COVID-19 update:  Our hospital is still fully open for appointments and admissions, however visitors are not permitted.

Femoral Hernia

A femoral hernia is a type of hernia that occurs when fatty tissue or a part of your bowel pokes through into the inner upper part of the thigh or groin. It is relatively uncommon and accounts for only 2% of all hernias and 6% of all groin hernias. Approximately 70% of femoral hernias occur in women as they generally have a wider pelvis and a larger femoral canal than men. As there are few femoral hernia symptoms it is estimated that nearly 50% of all femoral hernias are only discovered when strangulation occurs. Due to their location they can easily be confused with inguinal hernias by both patients and doctors.  

What causes a femoral hernia?

In most cases the causes of a femoral hernia are unknown. You may be born with a weakened area of the femoral canal, or the area may weaken over time.

Excessive straining can also contribute to the weakening of the muscle walls. This can occur during childbirth, through chronic coughing, when constipated or as a result of obesity.

Femoral Hernia Anatomy

Femoral hernia symptoms

A femoral hernia will appear as a small swelling, very low down your body, next to the groin or near the top of your thigh.

Often they produce few symptoms and very little little pain. It is therefore important to visit your GP if you suspect you have a hernia of this kind.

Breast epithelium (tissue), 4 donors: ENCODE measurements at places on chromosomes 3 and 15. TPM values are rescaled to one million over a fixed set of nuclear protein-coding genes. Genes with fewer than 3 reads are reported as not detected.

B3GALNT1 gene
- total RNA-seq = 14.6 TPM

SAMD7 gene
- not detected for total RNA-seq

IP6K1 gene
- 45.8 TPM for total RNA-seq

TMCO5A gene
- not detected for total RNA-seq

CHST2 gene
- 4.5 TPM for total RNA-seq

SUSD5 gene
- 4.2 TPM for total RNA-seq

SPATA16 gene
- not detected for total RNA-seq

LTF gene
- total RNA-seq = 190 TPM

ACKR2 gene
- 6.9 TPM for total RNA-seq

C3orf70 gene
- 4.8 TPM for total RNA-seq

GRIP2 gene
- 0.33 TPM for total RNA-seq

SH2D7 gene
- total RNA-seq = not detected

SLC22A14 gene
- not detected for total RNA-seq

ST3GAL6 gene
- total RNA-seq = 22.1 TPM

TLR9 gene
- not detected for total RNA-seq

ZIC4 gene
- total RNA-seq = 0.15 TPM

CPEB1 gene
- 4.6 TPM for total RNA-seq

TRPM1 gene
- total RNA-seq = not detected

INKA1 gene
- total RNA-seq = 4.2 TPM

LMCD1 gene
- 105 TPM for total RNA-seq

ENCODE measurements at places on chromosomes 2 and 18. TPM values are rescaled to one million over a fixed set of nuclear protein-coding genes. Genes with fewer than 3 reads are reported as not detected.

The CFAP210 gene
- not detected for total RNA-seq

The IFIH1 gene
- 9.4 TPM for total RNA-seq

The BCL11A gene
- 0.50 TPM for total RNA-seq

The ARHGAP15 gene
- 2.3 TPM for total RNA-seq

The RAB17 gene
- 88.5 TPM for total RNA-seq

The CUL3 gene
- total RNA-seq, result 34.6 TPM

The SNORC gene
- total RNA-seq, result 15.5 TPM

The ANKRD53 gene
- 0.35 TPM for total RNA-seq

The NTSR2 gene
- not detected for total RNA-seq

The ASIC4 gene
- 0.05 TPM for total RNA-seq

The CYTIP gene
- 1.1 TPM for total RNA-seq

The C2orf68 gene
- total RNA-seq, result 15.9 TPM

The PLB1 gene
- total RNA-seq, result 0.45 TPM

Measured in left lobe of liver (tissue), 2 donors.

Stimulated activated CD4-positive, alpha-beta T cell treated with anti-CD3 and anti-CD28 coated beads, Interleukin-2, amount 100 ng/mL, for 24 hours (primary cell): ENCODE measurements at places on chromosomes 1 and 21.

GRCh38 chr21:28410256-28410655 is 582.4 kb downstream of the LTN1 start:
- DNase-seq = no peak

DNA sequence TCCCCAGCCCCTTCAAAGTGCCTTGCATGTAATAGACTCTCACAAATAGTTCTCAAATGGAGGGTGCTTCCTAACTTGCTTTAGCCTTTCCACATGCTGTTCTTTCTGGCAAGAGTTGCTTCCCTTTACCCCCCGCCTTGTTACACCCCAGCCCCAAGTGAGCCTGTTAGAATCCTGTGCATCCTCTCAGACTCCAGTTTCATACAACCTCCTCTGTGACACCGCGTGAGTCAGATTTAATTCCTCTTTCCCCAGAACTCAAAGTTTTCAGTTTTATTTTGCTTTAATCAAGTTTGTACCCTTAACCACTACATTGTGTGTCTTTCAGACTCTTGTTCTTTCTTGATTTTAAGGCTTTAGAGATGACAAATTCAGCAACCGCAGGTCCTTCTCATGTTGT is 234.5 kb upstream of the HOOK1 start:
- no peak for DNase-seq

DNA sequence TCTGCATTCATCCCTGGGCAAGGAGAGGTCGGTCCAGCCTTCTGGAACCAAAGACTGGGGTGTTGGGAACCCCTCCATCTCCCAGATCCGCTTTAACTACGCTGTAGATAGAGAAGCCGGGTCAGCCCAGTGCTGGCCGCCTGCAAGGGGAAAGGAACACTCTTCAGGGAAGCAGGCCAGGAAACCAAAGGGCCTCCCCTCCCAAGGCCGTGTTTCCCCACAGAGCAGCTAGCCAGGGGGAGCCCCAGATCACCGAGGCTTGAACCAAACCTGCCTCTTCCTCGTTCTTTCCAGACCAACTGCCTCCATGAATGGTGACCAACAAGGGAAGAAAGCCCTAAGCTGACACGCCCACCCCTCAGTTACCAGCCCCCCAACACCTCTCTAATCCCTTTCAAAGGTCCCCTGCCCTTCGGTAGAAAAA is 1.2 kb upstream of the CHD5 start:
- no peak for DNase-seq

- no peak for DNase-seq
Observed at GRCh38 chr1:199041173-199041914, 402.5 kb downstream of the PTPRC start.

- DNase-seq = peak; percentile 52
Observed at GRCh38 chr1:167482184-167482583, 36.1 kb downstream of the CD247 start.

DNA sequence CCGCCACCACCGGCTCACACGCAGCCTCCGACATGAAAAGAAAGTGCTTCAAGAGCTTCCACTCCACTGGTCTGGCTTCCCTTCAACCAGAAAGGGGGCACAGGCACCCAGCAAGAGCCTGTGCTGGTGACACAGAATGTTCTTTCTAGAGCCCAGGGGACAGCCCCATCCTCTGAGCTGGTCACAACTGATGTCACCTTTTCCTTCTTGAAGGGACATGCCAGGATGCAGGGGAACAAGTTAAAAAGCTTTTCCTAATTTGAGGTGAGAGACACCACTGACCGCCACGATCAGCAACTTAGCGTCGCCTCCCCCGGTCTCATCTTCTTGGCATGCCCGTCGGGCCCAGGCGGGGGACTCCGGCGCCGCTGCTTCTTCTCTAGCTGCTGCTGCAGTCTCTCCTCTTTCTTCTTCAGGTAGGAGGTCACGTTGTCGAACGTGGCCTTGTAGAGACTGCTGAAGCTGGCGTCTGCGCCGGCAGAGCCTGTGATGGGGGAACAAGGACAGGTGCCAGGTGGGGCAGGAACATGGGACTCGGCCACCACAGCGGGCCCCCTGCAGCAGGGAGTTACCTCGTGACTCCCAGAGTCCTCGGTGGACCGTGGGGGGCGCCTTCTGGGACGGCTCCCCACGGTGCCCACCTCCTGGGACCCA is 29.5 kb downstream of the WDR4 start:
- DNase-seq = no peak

If left untreated, a femoral hernia could strangulate. This when your bowel becomes trapped in the hernia and its blood supply is cut off. If strangulation occurs, the lump will become hard and tender, you will experience severe local and abdominal pain, nausea and vomiting.

Even if your hernia is causing you no pain it is important to see your GP to confirm the diagnosis. Your GP will then refer you to a specialist hernia surgeon.

Femoral hernia treatment

A femoral hernia must detected quickly and repaired swiftly. Therefore surgery is the best option for anyone suffering from the condition. The aim of femoral hernia surgery is to close off the femoral canal. Before ‘mesh’ was introduced this was always carried out using stitches – stitching the front and back of the opening together. As this method is generally quite reliable and produces accurate results it is still the most common form of femoral hernia repair used in the UK. The problem however is that it can produce a lot of pain and the recurrence rate can be high.

As eluded to previously there is now another surgical treatment available to patients suffering from a femoral hernia, a mesh cone or plug. The favoured method of specialist Consultant Mr Martin Kurzer,  it involves the insertion of a soft mesh cone plug in the femoral canal. The plug sits in the femoral canal and stops anything passing through. The procedure can be carried out using ‘keyhole’ surgical techniques where smalls incisions are made just above the groin crease.

Is no treatment an option?

As femoral hernias produce few symptoms the temptation is to ignore them. Failing to get medical advice however can be damaging and is not recommended. If left the hernia will grow and discomfort and pain, even if negligible to start with, will intensify.

Contact us

To ask a question about a femoral hernia or to book an appointment with one of our experts you can call us on 020 3370 1014 or email us at londonhernia@hje.org.uk.

Hernia Clinic

The Hernia Unit provides comprehensive diagnosis and treatment of all hernia types and can offer a number of surgery options depending on the individual needs of each patient.

A patient speaking to a receptionist

Patient information

Our Hospital is renowned for providing exemplary levels of care across more than 90 services. From orthopaedics, to urology, ENT, as well as a private GP practice and our urgent care centre, Casualty First, our services are led by some of London’s leading Consultants. For more information, and to find a service suitable for your care, find out more about the services that we offer.